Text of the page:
Ash Wednesday Mass at our little mission church was packed.
I mean, packed. Wall-to-wall people, classrooms opened for people to sit in, a couple of people brave enough to sit next to the loud redheaded soprano in the choir: that packed.
Now, I know that some of them were from our sister parish because perhaps the time (6:30 p.m.) was better for them than the Masses offered there. And some of them may be area Catholics from other parishes that didn't have an evening Mass at all, or had an earlier or later one.
But I can't help suspecting that some of them are CAPE Catholics.
CAPE, of course, stands for "Christmas-Ash Wednesday-Palm Sunday-Easter," and signifies Catholics who come to Mass those four days out of the year. Back when my girls were little and we weren't singing in the choir, I used to have to fight my annoyance with the CAPEs on those four occasions, mainly because if you got up with a baby to walk out to the vestibule you'd come back to find your family squished up in the middle of the pew and several newcomers occupying the seat you thought you'd get to come back to. Let's just say that charity is put severely to the test on those occasions. Let's also say that I failed that test frequently. :) It's hard, in the ordinary, human way, not to wish that the CAPE Catholics would not be so...present.
However, what I really want, as a daughter of the Church, from the CAPE Catholics is what the Church herself wants, which is the exact opposite: I want them to be more present. With the Church, I'd like them to come every Sunday, every Holy Day, even a weekday here and there. I'd like them to see their relationship with Jesus Christ as the most important thing in their lives, and I'd like them to realize that since He went to all that trouble to found a specific Church as the ordinary means for their--and my, and your--salvation, they can best build that relationship with Jesus Christ in the arms of that Church, who like the loving mother she is cares deeply about them and wants them to find the true happiness of knowing, loving, and serving God in this life and being happy with Him forever in the next. I want them to partake of the sacraments not just once in a while, but all the time, especially Confession and the Eucharist. I want them to be like long-lost brothers and sisters joyfully welcomed back home with the minimum of awkward questions about their absence and the maximum of loving embraces from those of us waiting for their arrival.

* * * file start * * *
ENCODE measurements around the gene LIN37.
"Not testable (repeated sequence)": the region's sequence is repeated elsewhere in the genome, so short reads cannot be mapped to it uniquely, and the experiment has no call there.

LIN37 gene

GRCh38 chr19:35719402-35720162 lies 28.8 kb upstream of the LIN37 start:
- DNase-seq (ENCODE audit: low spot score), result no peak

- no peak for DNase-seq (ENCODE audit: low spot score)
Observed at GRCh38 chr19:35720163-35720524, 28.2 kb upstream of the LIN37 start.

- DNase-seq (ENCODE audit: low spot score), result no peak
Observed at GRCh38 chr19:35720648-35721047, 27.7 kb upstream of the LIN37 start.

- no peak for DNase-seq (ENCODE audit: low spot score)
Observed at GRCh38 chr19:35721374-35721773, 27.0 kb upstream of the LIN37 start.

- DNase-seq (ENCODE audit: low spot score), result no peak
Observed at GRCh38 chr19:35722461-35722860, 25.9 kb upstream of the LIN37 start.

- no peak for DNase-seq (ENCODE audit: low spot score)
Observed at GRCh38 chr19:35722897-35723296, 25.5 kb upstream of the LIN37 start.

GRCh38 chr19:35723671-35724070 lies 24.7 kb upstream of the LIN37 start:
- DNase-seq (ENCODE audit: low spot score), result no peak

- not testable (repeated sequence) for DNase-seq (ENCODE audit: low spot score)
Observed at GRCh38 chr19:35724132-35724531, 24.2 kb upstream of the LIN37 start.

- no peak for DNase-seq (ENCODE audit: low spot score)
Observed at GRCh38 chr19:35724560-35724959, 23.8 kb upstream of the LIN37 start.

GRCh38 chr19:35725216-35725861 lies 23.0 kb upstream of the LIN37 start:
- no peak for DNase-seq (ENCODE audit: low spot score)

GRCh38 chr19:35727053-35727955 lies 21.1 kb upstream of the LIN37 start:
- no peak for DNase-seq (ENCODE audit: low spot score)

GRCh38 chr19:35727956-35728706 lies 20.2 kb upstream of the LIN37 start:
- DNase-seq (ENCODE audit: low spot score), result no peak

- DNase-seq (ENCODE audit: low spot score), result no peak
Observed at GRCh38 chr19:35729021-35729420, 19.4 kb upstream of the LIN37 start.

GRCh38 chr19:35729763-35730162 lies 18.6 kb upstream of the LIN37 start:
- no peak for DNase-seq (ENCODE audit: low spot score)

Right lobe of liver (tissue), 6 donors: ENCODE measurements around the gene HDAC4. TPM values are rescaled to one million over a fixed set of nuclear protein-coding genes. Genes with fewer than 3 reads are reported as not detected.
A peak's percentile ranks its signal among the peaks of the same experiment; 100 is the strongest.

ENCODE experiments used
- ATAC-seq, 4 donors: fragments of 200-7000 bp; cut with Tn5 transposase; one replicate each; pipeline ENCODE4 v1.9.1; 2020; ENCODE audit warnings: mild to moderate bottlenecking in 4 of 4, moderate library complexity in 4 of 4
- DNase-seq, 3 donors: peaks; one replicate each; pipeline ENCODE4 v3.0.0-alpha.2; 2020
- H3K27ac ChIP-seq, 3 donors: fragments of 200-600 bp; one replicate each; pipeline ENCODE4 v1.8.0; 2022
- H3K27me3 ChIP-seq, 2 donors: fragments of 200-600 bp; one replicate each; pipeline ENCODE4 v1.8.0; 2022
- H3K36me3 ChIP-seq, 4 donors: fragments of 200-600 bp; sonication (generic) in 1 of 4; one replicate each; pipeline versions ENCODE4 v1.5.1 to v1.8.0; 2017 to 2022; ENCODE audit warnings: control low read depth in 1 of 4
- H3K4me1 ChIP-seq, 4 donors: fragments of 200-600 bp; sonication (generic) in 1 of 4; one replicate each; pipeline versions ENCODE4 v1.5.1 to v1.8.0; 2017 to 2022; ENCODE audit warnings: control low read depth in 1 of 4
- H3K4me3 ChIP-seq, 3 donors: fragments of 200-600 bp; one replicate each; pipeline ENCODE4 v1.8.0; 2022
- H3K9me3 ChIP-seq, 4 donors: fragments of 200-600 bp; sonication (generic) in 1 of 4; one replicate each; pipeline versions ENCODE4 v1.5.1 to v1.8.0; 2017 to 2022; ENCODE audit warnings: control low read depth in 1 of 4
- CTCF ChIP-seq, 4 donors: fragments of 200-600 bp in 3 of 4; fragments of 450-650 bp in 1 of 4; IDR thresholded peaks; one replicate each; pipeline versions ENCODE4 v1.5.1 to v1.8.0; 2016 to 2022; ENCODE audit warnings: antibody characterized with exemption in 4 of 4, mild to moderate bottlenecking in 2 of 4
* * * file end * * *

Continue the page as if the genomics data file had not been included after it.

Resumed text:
It's true that if every single CAPE Catholic did come home this way, we'd probably have to schedule a few extra Masses and build a few more churches and ordain a lot more priests and open more schools and so on--but wouldn't that be a happy problem to have?
CAPE Catholics, especially the ones who might have been near me tonight: won't you please consider coming home this Lent? Sure, our Sunday Mass is at 8:30 a.m., but if a confirmed night owl like me can make it, I bet you can too. Or, if not, there's probably a Catholic parish near you with a Saturday night or Sunday morning Mass that will fit your schedule a bit better. Why not find out?
Hope to see you Sunday!